03 December 2010

Biker Backlash and Obesity

The makers of a device used in obesity surgery have asked the FDA for permission to expand its range, allowing it to be used in more than a fifth of adults rather than only the fattest few.

Meanwhile, a few cranky drivers are putting pressure on the Bloomberg administration over the expansion of bike lanes in New York City.

What's the connection?

Bike lanes increase safety not only for cyclists, but also for pedestrians, thousands of whom get killed nationwide every year when struck by motor vehicles.

Bike lanes, like walking, encourage exercise.

Bike lanes are part of Bloomberg's plan to increase access to public transit -- and use of public transit, too, encourages walking a few blocks to train stations or bus stops at either end, rather than walking just a few feet to one's driveway.

Studies have shown a connection between driving and obesity: kids in urban neighborhoods with the most traffic end up the heaviest, and the ways in which suburbs are organized systematically limits opportunities to walk or bike -- to work, to school, to leisure activities.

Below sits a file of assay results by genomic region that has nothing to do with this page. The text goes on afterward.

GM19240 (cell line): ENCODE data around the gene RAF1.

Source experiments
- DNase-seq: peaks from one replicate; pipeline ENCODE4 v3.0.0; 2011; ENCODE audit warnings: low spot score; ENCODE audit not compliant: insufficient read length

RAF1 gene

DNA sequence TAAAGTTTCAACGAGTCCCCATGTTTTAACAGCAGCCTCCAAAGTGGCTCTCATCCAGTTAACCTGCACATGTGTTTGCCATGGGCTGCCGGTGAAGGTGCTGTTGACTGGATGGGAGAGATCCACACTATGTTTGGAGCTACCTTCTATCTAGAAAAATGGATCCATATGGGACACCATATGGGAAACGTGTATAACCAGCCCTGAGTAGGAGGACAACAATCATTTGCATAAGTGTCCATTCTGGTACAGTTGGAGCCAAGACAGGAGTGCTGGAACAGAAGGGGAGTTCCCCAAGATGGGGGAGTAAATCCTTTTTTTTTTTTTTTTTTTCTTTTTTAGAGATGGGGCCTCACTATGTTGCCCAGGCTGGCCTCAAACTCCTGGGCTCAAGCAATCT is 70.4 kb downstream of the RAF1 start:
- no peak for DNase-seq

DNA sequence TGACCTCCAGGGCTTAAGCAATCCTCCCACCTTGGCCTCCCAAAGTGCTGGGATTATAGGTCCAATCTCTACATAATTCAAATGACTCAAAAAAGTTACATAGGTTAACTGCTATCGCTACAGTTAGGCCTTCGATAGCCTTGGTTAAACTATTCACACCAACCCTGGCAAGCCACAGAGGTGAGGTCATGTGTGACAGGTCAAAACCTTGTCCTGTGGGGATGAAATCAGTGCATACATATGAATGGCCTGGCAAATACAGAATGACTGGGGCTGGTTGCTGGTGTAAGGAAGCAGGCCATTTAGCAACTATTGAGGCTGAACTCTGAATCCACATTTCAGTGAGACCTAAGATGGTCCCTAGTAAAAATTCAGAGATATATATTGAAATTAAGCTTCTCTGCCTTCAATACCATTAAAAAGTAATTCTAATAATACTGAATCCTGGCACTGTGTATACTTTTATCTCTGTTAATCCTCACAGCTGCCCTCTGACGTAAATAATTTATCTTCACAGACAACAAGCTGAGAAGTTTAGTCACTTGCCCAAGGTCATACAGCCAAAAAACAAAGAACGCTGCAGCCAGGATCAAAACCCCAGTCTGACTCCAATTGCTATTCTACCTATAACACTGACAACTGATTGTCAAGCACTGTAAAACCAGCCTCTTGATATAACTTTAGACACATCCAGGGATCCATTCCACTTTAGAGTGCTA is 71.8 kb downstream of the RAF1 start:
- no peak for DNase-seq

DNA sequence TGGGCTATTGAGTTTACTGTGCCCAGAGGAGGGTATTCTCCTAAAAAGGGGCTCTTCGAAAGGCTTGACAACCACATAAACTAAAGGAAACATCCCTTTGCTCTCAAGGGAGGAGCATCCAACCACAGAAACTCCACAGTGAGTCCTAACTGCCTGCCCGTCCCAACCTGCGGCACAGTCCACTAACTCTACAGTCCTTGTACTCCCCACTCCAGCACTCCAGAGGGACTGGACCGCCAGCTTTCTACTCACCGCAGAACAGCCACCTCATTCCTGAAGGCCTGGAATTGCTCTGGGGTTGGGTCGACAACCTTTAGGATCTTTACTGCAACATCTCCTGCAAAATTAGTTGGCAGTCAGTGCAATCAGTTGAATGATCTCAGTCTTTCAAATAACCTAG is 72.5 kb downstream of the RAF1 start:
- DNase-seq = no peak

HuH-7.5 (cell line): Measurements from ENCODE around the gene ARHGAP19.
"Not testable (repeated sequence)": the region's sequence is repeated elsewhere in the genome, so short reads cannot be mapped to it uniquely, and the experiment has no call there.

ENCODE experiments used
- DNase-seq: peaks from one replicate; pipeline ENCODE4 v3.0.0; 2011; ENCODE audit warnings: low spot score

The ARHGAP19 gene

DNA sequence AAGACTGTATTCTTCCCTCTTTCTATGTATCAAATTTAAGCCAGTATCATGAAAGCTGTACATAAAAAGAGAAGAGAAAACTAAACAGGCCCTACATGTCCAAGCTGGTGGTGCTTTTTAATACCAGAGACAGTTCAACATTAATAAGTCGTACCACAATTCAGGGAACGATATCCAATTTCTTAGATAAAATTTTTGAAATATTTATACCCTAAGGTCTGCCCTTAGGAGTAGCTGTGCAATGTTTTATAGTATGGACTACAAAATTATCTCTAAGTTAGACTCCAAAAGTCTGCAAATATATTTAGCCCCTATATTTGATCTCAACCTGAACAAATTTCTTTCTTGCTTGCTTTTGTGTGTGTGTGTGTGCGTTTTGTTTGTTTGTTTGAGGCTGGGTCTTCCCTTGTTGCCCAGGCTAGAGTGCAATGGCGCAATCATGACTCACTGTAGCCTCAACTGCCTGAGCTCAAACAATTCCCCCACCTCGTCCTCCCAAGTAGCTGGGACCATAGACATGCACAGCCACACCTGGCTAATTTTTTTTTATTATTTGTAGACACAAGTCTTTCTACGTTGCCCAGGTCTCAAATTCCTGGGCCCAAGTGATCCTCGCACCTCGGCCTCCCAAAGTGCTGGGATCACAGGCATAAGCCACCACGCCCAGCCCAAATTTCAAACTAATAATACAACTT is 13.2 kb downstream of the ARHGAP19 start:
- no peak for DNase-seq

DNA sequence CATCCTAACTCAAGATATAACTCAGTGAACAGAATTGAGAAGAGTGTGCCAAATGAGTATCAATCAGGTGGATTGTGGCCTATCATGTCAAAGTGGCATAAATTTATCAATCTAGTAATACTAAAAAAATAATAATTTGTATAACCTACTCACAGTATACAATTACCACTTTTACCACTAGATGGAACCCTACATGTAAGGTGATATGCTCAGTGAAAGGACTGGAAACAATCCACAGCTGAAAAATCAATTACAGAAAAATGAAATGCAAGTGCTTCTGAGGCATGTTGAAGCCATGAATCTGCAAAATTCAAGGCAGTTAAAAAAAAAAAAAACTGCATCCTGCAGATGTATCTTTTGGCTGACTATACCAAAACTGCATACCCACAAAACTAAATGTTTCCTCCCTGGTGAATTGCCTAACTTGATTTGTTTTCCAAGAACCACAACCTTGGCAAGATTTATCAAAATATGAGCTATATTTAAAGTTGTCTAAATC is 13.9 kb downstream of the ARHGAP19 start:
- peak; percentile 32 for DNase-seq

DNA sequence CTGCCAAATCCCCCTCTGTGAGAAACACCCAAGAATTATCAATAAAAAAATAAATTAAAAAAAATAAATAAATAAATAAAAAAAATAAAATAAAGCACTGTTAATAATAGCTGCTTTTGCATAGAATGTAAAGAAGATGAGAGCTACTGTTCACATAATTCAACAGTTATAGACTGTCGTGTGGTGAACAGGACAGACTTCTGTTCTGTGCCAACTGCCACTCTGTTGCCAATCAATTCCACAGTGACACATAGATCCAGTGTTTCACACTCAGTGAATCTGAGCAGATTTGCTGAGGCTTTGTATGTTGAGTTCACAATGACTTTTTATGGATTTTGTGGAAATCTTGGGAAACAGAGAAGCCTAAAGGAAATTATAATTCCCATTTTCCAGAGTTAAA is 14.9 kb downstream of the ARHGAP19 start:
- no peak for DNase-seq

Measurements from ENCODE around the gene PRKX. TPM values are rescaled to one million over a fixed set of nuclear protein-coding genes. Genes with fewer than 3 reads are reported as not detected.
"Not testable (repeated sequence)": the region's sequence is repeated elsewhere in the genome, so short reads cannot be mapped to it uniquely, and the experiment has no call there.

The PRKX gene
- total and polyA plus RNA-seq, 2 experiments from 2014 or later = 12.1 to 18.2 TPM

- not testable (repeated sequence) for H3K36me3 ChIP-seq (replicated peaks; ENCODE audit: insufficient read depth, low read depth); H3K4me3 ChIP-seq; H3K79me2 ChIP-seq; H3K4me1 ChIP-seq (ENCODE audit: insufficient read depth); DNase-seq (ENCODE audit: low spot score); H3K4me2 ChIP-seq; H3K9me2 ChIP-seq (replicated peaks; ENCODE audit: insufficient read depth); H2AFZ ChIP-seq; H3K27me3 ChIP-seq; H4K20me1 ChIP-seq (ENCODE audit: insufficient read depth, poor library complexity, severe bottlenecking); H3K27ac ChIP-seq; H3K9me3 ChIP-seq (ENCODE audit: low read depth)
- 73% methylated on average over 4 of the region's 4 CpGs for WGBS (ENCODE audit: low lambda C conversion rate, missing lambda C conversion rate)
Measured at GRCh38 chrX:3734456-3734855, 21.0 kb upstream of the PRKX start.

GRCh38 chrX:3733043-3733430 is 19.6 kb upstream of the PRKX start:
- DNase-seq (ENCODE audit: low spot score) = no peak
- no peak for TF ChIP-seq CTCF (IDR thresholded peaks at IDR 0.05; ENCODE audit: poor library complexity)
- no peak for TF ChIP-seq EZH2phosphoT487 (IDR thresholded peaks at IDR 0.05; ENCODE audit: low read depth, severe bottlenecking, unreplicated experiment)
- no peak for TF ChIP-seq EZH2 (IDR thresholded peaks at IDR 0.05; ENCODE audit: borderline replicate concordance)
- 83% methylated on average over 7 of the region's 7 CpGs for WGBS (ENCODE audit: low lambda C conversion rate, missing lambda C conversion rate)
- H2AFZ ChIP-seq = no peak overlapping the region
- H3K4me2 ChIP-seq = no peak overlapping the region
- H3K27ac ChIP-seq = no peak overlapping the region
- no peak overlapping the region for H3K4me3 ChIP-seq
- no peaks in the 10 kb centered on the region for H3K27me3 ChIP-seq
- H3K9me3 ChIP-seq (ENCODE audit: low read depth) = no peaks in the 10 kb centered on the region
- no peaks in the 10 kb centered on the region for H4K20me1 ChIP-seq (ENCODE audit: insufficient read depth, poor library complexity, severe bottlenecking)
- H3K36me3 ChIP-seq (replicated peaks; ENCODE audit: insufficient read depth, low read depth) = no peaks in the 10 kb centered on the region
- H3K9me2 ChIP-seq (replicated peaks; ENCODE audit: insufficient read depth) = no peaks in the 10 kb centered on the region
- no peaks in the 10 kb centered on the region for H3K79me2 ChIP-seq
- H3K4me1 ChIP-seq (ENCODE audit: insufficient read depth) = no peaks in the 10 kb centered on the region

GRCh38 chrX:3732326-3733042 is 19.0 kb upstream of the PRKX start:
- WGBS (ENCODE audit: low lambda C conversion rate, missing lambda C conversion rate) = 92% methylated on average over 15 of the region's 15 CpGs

What's not needed is for the makers of devices used in bariatric surgery to make more money (at great risk of side effects to large segments of the population) by cutting more people open to put a belt around their stomachs.

What's needed is a radical restructuring of the ways in which cities and towns are organized, with residences located near commercial areas and new zoning plans that scrap strict divisions between the two in favor of (carefully thought through) allowances for mixed construction, so that people can choose to live where they can walk or ride a bike to work.

That needs to go hand in hand with the construction of safe sidewalks, and the use of traffic signals at intersections that allow safe crossing for pedestrians, rather than making pedestrians an afterthought.

Oh, and the provision of bike lanes, so that cyclists don't have to choose between riding in traffic or riding on the sidewalk.